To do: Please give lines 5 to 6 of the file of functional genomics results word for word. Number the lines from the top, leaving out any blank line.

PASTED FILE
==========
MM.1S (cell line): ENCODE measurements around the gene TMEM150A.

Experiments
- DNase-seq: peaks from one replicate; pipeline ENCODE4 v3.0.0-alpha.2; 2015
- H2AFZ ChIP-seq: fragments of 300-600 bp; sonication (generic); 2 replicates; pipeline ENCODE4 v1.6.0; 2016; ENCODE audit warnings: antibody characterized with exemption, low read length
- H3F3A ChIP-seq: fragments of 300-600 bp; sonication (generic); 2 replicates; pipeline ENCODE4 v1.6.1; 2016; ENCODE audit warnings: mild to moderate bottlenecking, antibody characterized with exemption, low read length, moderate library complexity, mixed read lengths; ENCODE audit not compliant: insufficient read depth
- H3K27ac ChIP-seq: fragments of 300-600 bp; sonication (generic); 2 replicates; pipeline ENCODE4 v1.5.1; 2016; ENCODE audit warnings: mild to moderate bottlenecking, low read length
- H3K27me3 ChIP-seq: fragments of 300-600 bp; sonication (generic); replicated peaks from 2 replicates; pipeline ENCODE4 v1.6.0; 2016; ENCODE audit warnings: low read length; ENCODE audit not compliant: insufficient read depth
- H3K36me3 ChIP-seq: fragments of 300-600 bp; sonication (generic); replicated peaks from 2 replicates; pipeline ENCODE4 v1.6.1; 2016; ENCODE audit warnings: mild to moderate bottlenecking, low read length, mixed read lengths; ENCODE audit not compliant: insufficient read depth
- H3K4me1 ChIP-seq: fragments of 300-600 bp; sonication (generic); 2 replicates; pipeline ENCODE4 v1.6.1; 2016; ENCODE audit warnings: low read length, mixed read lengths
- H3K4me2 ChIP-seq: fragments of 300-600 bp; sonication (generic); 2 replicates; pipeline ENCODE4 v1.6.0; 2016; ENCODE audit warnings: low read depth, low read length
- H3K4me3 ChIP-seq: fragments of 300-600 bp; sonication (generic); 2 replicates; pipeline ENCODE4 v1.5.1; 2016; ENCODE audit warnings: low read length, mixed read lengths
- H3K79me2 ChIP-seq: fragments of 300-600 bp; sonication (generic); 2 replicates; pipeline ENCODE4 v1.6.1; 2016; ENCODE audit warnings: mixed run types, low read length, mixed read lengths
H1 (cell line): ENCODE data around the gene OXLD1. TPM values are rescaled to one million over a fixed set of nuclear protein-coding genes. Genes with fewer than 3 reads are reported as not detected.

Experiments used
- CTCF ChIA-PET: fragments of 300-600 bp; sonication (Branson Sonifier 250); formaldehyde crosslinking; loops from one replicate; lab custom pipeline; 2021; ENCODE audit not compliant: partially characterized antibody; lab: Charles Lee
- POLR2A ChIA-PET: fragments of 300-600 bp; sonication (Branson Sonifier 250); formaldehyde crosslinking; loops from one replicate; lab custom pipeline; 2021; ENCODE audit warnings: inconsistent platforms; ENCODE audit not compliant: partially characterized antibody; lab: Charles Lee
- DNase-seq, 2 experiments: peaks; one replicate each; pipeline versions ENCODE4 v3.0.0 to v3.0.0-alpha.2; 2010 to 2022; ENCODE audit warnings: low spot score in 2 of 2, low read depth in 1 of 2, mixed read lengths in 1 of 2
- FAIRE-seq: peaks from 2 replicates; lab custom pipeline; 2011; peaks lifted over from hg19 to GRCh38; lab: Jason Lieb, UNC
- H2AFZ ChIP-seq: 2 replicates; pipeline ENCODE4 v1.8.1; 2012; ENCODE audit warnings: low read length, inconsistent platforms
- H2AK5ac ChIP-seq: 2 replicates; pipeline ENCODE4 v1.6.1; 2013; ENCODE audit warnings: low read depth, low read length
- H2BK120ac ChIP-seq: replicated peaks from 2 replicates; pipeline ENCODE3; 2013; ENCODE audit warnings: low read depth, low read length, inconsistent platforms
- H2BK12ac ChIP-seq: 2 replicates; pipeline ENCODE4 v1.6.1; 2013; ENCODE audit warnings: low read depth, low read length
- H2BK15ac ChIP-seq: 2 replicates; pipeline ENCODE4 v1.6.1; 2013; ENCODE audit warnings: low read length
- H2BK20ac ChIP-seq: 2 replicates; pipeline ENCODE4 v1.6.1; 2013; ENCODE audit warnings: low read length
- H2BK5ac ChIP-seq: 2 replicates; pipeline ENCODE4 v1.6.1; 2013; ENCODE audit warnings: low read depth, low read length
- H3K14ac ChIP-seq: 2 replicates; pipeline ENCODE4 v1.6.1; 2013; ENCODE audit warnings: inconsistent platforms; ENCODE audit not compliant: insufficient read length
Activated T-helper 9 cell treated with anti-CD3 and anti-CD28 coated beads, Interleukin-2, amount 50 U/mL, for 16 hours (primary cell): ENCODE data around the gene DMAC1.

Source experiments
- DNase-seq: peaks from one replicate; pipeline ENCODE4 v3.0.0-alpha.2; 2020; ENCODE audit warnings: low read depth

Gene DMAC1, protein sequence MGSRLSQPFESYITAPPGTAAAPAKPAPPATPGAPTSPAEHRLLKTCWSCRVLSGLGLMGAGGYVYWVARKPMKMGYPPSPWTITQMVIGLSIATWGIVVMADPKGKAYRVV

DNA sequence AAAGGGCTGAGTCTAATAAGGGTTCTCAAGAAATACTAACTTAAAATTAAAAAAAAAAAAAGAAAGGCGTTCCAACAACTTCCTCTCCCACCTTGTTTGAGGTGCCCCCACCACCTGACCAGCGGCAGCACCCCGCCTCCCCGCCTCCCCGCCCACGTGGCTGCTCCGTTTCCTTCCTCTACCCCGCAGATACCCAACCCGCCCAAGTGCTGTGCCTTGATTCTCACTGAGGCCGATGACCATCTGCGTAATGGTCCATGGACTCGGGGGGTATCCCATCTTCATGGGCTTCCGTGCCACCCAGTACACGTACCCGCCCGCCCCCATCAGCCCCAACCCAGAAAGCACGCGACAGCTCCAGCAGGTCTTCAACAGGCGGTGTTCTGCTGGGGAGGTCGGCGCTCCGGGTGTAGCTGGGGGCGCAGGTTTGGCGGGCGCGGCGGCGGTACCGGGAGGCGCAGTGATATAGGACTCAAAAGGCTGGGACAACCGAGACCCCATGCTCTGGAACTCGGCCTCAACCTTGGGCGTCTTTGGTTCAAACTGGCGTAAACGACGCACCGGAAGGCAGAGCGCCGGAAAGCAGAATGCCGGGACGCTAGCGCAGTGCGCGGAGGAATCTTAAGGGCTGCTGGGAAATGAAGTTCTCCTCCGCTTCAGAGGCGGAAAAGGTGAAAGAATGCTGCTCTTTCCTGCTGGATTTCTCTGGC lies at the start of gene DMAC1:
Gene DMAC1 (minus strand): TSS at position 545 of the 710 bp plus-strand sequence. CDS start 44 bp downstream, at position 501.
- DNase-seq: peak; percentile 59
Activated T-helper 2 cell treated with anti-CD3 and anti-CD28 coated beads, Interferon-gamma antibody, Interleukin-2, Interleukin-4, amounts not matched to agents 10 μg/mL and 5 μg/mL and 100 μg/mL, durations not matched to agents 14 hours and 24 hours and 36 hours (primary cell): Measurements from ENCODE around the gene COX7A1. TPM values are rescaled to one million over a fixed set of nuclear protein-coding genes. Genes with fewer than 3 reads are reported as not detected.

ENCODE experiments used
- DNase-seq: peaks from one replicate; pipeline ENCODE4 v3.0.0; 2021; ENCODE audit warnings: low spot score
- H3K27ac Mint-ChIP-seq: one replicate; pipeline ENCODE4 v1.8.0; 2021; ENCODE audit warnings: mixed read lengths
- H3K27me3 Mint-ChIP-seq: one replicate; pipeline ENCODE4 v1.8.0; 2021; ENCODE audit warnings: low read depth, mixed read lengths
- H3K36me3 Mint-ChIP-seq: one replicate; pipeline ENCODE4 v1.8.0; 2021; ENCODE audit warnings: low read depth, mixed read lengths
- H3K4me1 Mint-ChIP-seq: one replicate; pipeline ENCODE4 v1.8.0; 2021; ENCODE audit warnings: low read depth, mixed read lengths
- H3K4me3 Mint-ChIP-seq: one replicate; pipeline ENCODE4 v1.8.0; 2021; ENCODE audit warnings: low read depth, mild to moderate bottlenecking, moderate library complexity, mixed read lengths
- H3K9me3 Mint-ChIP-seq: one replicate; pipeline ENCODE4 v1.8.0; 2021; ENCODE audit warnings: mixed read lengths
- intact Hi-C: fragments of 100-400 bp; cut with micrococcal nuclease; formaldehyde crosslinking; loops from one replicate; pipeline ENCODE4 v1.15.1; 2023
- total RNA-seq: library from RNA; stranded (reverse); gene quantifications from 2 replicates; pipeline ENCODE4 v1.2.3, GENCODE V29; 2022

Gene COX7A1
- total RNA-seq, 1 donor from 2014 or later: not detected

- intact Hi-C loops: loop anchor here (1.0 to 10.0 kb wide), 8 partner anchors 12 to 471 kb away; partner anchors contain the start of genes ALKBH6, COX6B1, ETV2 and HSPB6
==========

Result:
- H3F3A ChIP-seq: fragments of 300-600 bp; sonication (generic); 2 replicates; pipeline ENCODE4 v1.6.1; 2016; ENCODE audit warnings: mild to moderate bottlenecking, antibody characterized with exemption, low read length, moderate library complexity, mixed read lengths; ENCODE audit not compliant: insufficient read depth
- H3K27ac ChIP-seq: fragments of 300-600 bp; sonication (generic); 2 replicates; pipeline ENCODE4 v1.5.1; 2016; ENCODE audit warnings: mild to moderate bottlenecking, low read length